This is the commercial name server software available from IBM for OS/2, released a few years ago. Quite expensive. Actually, very expensive, considering the next option (#2.). It requires a complicated set of configuration files, and is difficult to set up at first. DNS Kit is a complete server, as is BIND, so features such as caching and local name definition may offset the difficult setup. But since a true server does more, running it in the background requires more system time.

Look here for a information on setting up a basic DNS Kit configuration.

2. BIND 4.9.4 for OS/2.

Berkeley Internet Name Daemon for OS/2 is an EMX port of a UNIX name server, for OS/2. Since all name servers essentially share the same origin, BIND is very much like DNS Kit -- except it's free. Otherwise, BIND and DNS Kit can share the same configuration files, though BIND requires that these files have names only possible on HPFS drives (due to its true UNIX origins; if anyone does have BIND running on a FAT system, please let me know). Also, BIND seems to require more overhead than does DNS Kit. But still, to choose between DNS Kit and BIND, I recommend the latter, for cost reasons only.

Look here for a information on setting up a basic BIND for OS/2 configuration.

3. DNSPROXY for OS/2.

This is part of a commercial suite of proxy servers for OS/2, though DNSPROXY may be available separately. It is a very low overhead DNS server by proxy, and requires no setup. It only forwards requests, and is not designed to add local host definitions. As such, all local name resolution for machines on the private network, must be done via a HOSTS file. Contact the author to purchase this product, at

When the DNS is up and running, you should be able to start of the SOCKS server. First, connect to the Internet with OS/2 machine running the server. Then, start up the name server and, finally, update the your configuration "RESOLV" files so that you actually use the local DNS instead of the one appointed by the ISP. Obviously, this tedious procedure should be automated, and I will discuss this at the end of the article.

To test that the server is functioning correctly without further work (you don't need to test this but, if there are problems, it might save some troubleshooting,) you can use WebExplorer or Netscape on one of the machines on the private network to test the server. Configure the browser to Enable a SOCKS server, and enter the IP number of the OS/2 system running the SOCKS server you just set up. If all is well, and the server is connected to the Internet, you should be able to access and view Internet pages from the machine on the private network.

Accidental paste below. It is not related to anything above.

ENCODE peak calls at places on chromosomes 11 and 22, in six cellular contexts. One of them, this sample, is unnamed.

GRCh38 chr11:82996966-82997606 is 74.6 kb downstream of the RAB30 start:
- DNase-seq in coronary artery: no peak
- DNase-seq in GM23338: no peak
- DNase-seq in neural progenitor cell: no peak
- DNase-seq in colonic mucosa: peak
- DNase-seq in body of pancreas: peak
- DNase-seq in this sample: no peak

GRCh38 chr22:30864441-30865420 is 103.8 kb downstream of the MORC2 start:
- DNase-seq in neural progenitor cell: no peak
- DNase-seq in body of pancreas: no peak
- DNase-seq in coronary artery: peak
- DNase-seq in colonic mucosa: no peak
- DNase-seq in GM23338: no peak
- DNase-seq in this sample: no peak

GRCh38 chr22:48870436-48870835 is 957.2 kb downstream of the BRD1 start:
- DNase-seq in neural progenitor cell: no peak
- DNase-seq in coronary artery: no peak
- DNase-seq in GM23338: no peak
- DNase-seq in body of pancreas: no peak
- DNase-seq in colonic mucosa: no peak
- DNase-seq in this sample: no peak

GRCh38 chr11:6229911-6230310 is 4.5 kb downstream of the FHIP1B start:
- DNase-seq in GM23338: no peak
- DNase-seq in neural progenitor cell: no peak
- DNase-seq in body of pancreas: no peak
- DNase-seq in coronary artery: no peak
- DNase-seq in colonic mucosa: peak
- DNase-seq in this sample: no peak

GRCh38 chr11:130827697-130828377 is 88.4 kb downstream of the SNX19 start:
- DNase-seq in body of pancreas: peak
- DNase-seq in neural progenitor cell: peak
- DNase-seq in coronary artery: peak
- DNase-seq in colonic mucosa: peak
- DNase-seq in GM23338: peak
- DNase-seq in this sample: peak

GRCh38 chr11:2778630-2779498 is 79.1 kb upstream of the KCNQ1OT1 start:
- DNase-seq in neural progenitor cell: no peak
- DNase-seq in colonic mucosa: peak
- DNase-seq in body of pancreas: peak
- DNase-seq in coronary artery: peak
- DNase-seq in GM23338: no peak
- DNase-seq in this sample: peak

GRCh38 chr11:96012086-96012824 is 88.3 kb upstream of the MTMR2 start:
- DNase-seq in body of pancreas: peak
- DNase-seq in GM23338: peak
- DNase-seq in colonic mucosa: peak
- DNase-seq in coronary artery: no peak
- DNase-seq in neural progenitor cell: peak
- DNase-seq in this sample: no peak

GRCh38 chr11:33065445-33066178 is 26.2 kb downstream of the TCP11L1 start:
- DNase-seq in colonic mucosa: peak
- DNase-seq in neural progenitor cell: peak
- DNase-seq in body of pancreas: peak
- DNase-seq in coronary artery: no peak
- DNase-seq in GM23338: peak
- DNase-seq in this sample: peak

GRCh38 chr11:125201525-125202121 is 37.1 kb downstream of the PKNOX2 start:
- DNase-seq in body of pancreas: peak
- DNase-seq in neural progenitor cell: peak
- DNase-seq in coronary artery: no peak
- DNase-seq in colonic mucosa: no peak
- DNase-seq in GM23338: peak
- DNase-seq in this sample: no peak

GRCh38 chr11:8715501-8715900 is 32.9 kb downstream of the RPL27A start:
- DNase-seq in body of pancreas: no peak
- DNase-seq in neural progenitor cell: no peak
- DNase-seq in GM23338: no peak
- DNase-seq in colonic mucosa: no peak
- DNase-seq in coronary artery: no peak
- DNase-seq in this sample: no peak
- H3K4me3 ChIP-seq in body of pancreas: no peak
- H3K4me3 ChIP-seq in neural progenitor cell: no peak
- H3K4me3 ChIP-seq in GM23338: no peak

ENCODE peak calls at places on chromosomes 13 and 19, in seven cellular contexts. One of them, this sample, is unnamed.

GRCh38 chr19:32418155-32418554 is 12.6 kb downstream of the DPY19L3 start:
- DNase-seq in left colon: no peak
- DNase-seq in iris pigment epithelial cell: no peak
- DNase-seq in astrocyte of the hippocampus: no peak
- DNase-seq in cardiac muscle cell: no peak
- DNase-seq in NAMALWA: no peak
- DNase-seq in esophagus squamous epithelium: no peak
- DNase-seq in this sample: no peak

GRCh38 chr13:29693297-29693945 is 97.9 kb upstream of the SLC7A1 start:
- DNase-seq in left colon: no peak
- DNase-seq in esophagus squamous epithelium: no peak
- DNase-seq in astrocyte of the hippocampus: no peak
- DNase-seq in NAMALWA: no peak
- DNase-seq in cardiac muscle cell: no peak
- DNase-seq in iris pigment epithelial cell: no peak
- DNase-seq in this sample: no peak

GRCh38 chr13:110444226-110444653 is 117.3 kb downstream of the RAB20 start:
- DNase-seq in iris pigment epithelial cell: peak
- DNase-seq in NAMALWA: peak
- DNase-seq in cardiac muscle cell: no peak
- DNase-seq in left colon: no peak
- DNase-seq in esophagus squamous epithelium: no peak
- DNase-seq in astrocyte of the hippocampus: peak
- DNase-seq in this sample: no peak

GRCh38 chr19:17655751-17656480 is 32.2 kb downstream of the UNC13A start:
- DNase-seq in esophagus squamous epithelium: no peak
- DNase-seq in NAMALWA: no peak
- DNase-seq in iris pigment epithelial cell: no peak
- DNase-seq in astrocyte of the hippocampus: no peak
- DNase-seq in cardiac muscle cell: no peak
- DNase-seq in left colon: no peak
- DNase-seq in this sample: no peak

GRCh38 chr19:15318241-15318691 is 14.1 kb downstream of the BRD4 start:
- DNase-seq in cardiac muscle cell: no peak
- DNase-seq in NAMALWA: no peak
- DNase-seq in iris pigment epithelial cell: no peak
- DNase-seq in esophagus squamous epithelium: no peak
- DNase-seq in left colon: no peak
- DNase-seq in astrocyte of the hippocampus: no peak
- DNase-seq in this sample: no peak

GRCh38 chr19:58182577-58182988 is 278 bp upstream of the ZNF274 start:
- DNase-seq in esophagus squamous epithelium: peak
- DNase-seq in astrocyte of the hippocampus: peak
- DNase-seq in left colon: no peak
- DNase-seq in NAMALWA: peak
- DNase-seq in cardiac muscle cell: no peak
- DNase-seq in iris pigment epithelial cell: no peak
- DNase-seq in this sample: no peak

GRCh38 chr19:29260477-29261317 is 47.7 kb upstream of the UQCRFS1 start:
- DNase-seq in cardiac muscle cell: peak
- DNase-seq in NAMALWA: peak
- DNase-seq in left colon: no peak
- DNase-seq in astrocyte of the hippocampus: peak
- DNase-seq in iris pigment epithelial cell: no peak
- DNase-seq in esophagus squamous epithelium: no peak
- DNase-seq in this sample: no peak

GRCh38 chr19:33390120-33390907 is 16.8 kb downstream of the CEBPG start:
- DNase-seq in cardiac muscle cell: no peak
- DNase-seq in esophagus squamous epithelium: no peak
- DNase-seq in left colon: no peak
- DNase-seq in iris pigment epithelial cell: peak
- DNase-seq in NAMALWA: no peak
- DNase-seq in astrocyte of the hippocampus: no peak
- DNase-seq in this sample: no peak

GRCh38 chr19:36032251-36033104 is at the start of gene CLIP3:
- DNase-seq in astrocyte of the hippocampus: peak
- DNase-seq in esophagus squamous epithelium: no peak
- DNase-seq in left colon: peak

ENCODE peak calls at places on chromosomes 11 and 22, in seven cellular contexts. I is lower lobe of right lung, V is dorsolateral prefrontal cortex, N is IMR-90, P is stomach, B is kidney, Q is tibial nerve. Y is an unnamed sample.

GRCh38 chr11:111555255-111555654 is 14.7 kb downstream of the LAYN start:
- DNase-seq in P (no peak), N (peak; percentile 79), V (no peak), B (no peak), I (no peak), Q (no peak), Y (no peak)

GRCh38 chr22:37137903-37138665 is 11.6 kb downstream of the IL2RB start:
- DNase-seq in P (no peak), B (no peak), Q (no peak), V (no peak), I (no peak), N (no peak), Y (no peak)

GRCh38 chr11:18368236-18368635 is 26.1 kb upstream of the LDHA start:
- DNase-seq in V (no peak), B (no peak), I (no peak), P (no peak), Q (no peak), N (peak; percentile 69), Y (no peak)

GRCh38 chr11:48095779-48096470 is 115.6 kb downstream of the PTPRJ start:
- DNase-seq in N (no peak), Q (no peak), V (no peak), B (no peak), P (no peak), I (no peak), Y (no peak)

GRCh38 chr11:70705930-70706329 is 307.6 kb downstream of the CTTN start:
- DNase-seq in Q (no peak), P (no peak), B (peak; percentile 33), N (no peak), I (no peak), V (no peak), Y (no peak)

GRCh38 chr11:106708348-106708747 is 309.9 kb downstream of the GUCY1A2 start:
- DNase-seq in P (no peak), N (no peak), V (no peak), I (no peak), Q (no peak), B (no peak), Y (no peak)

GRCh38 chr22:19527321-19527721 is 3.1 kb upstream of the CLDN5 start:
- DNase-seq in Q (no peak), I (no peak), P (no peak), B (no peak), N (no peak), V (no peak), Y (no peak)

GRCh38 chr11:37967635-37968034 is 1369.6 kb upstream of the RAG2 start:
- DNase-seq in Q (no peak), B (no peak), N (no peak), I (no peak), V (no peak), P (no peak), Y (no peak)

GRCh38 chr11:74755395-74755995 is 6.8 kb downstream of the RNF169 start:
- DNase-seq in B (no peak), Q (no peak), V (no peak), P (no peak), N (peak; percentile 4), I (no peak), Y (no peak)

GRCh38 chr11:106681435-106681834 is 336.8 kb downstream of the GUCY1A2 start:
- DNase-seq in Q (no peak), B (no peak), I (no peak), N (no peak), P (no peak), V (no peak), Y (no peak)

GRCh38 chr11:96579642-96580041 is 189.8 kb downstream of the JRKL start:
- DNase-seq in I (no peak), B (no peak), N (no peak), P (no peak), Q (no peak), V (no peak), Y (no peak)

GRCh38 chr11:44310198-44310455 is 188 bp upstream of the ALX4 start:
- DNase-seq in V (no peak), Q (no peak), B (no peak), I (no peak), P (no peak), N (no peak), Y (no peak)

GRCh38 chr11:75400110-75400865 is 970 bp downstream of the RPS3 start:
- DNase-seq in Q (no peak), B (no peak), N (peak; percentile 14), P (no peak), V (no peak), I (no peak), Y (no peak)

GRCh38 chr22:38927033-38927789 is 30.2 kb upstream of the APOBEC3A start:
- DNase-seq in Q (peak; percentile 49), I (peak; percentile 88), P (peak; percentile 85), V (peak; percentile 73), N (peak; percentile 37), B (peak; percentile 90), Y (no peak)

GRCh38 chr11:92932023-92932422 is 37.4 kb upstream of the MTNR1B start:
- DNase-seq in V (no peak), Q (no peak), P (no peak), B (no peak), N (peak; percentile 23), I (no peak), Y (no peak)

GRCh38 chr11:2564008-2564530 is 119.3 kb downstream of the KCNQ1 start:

Setting up the Socks Clients

Once the SOCKS server is set up, all the machines on the private network that need the ability to talk to the Internet, must be configured to use the server. One of the nice things about TCP/IP and its standards, is that any operating system adhering to those standards can talk to all TCP/IP servers, regardless of what hardware or software those servers are running. So in this case, in which the server happens to be running OS/2, there is no limitation on what the client system is running, as long as that client machine can be "SOCKSified", or configured to use a SOCKS server.

There are four key bits of information needed to SOCKSify any system. Though the actual configuration terms used may vary from system to system, what each system refers to should be clear.

1. SOCKS Domain: This it the domain name chosen for the private network.

2. SOCKS Name Server: Since the OS/2 machine running SOCKD is also running a DNS, this is the numeric IP/machine number of the OS/2 server running the SOCKS program and dialed out to the Internet. pr

3. SOCKS Server: This is identical to the SOCKS Name Server (remember, both DNS and SOCKD are operating together on the OS/2 machine.)

4. Direct Routes: This is a list of network addresses and netmasks that are accessible on the private network, and don't need to be directed to the SOCKS server. In a simple private LAN, this is the private network address and netmask.

OS/2-based client systems.

The primary focus is here, since this is what most people are running (I hope). The newest version of OS/2, Warp 4, comes with SOCKS server support built directly into the system, and it need only be enabled by entering the appropriate configuration information. Under Warp Connect, SOCKS support must be downloaded and installed separately, then configured.

NOTE: Make sure you do NOT enable "SOCKS support" in the TCPCFG configuration notebook on the OS/2 machine running the server, unless you know specifically that server machine must communicate through a DIFFERENT socks server, to talk to the Internet. If this is the case, enter the configuration information for that other server, and not circular references to the SOCKS server it is running itself.

Warp 4

Under Warp 4, all SOCKS client configuration can be done via the TCPCFG network configuration notebook. Open it, and switch to the "Socks" tab. Here are the values you should enter:
   Page 1/3